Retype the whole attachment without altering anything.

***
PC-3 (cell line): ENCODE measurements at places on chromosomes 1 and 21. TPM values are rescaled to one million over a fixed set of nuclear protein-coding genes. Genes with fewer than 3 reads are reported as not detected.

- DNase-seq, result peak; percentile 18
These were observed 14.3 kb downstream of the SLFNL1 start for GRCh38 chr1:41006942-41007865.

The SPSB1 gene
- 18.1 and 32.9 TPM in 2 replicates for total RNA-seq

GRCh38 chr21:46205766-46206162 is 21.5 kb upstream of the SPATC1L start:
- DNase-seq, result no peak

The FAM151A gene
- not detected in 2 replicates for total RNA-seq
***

PC-3 (cell line): ENCODE measurements at places on chromosomes 1 and 21. TPM values are rescaled to one million over a fixed set of nuclear protein-coding genes. Genes with fewer than 3 reads are reported as not detected.

- DNase-seq, result peak; percentile 18
These were observed 14.3 kb downstream of the SLFNL1 start for GRCh38 chr1:41006942-41007865.

The SPSB1 gene
- 18.1 and 32.9 TPM in 2 replicates for total RNA-seq

GRCh38 chr21:46205766-46206162 is 21.5 kb upstream of the SPATC1L start:
- DNase-seq, result no peak

The FAM151A gene
- not detected in 2 replicates for total RNA-seq